Council to muffle car stereos
The Prescott Valley Town Council is studying the feasibility of levying fines against drivers who play their car stereos too loudly. While the intent is to specifically target drivers of vehicles that have after-market very low frequency bass (VLFB) amplifiers installed, not all council members believe a new noise ordinance will work.
"This is about legislating respect (for others), and we can't do that," council member Lora Nye said at Thursday's work-study session.
The council is considering changing the existing noise ordinance to give police officers more "teeth" in citing those who play their amplified stereos so loud as to disturb others. The action comes after a resident sent several letters of complaint to the council. Police Chief Daniel Schatz said police cited two drivers for their loud stereos so far this year; the department might have received more complaints, but it does not track the number of complaints, only the number of citations.
VLFB amplifiers increase the decibel output of lower frequencies; drums and bass guitars comprise the lower frequencies in modern music. The amplifiers, combined with the resonating characteristics of the essentially hollow metal vehicle, are so effective that the music emanating from a passing vehicle can cause a home's windows to rattle. Bystanders can literally feel the concussion created by the amplified low frequencies moving the air.
The letters of complaint prompted Town staffers to learn how other communities create the parameters for enforcing noise ordinances against loud stereos. They examined the ordinances from 10 different cities plus the state codes of California and Florida. Asked by the council why staffers didn't look at the ordinances of Prescott and Chino Valley, Community Development Director Richard Parker said that those towns "are not working on the problem."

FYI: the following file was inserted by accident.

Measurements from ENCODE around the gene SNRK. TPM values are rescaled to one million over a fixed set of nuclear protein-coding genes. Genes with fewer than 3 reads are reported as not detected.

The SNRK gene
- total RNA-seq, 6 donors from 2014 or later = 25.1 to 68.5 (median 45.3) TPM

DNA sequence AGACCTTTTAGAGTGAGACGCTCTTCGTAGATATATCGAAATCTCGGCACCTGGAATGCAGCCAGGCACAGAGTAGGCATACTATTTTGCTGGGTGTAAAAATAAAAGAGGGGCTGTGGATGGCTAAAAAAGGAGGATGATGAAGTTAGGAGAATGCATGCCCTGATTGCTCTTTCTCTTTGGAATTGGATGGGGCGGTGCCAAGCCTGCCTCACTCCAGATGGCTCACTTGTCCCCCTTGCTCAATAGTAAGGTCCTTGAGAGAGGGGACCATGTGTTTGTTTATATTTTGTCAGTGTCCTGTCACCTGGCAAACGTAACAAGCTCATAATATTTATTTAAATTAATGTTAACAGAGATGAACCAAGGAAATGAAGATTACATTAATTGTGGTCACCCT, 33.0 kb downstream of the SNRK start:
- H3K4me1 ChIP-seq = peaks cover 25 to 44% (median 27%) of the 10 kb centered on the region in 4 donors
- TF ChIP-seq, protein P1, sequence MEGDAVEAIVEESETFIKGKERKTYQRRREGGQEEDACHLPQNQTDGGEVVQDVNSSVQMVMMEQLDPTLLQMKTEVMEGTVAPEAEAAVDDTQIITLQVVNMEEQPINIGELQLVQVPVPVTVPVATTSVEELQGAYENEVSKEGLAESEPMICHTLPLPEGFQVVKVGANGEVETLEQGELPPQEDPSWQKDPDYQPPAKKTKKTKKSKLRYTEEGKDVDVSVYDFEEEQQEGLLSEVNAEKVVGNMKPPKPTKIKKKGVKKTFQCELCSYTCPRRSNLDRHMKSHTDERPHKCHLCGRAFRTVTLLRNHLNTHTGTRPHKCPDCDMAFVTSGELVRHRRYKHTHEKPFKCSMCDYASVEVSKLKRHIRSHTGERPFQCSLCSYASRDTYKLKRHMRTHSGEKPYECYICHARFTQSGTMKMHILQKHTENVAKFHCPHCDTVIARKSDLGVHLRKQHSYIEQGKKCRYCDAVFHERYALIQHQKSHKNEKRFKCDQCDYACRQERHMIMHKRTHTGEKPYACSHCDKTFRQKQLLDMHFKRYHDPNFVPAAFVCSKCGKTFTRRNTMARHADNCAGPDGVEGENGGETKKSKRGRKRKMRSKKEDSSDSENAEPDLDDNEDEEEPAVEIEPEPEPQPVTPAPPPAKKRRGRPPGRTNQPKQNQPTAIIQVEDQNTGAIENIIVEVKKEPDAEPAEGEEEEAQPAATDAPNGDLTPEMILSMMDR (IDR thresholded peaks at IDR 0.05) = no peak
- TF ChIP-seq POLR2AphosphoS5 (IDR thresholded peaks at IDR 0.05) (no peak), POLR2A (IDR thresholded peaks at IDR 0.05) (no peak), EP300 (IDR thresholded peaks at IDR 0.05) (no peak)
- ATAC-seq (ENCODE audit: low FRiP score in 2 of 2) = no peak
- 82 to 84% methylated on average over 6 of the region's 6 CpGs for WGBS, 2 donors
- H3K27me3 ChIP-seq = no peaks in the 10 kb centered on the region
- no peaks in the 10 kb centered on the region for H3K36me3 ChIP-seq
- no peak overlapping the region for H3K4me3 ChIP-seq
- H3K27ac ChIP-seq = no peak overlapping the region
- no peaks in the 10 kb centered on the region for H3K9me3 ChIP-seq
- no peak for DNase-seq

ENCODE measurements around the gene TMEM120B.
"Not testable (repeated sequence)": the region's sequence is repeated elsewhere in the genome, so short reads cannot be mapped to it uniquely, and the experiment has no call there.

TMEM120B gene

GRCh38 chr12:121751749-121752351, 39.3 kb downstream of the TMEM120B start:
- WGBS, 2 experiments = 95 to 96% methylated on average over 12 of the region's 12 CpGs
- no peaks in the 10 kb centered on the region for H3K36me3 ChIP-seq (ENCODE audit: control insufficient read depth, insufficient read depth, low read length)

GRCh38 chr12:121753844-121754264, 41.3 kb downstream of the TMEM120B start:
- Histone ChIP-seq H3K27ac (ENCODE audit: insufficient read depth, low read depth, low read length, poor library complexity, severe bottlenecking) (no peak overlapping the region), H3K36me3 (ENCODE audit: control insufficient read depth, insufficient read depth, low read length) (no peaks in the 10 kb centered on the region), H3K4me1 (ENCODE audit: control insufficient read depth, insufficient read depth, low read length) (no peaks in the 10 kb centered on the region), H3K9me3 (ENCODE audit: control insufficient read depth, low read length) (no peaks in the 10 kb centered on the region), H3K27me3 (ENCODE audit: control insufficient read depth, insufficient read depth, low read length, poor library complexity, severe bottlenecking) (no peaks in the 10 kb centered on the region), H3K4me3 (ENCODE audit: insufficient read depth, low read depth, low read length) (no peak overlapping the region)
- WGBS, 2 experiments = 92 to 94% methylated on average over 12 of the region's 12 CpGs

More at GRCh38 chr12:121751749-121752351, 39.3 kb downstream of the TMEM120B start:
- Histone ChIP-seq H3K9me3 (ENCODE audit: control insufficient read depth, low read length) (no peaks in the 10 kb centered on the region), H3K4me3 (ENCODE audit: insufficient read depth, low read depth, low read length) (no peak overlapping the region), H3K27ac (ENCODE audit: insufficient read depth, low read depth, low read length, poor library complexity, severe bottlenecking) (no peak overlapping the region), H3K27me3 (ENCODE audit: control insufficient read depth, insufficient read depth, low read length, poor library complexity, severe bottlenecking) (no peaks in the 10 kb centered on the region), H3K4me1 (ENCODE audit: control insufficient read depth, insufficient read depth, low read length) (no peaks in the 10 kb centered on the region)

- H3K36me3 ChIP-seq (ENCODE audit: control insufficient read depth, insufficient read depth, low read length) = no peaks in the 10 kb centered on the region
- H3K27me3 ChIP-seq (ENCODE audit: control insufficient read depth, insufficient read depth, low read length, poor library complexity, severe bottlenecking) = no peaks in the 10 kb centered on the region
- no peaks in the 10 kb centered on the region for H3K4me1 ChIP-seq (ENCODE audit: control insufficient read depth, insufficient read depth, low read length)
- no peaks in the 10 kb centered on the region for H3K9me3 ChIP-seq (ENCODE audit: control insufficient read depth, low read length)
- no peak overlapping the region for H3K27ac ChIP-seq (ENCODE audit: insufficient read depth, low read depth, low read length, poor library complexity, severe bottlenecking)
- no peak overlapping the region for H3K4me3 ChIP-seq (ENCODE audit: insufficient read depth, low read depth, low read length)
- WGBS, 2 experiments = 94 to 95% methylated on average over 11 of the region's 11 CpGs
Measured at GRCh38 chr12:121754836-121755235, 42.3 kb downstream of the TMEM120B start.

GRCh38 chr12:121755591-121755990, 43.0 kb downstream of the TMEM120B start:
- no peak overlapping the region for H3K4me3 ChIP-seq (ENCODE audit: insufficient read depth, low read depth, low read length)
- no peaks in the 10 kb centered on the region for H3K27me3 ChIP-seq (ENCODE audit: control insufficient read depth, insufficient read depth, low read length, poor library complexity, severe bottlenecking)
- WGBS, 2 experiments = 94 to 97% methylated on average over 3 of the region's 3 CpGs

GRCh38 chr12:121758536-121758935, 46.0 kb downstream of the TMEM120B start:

Parker said all the ordinances and codes they examined that singled out car stereos had two basic approaches to determining a violation. One is to measure the actual decibel output of a stereo at a specific distance from the vehicle, typically 25 to 100 feet away. The second is to simply ticket violators whose stereos are audible at all at a specified distance from the vehicle.
Schatz said it would be "very difficult" to enforce an ordinance that required a police officer to use a decibel meter to measure the intensity of music volume from a car stereo. He favored the idea of determining a violation as "any audible sound from a specified distance away." Schatz said that other cities successfully enforce that kind of ordinance.
"Courts have found the language to be neither too vague nor too broad," he said.
At present Town Ordinance 10-01-070 makes it unlawful to play any "sound amplifier or any instrument of any kind or character which emits loud and raucous noises" from a vehicle.
Town Attorney Ivan Legler said the ordinance "dates from the 1970s" and that it was time to update it.
Like Nye, council member Mike Flannery was dubious about the effectiveness of targeting VLFB amplifiers.
"The biggest offender that penetrates our neighborhoods at night isn't going to change," he said.
Council member Fran Schumacher agreed, but said "it's still a good idea to update the ordinance."
Council member and former police chief Ed Seder pointed out that the VLFB ordinance will give police "another tool" to enforce traffic law, even if it doesn't eliminate noise violations.
Mayor Rick Killingsworth received a consensus from the council to move ahead with the ordinance change.